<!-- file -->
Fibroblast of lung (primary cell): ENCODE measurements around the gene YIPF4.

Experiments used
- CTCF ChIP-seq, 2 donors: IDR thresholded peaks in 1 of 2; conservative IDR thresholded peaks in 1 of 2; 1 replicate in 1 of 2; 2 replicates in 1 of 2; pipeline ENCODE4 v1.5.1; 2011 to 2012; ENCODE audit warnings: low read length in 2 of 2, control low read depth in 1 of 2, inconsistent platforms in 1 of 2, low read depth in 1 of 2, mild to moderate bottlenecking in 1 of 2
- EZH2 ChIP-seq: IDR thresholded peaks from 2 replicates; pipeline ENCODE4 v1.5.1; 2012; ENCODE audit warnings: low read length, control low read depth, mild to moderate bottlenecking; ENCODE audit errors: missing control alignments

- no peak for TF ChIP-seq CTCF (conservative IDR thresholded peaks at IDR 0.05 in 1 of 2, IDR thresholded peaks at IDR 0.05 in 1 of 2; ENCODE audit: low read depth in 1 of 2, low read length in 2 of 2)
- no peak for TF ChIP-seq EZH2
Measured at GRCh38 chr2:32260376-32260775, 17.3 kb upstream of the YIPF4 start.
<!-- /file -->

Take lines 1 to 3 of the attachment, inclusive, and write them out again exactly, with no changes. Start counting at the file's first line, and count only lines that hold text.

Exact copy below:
Fibroblast of lung (primary cell): ENCODE measurements around the gene YIPF4.

Experiments used
- CTCF ChIP-seq, 2 donors: IDR thresholded peaks in 1 of 2; conservative IDR thresholded peaks in 1 of 2; 1 replicate in 1 of 2; 2 replicates in 1 of 2; pipeline ENCODE4 v1.5.1; 2011 to 2012; ENCODE audit warnings: low read length in 2 of 2, control low read depth in 1 of 2, inconsistent platforms in 1 of 2, low read depth in 1 of 2, mild to moderate bottlenecking in 1 of 2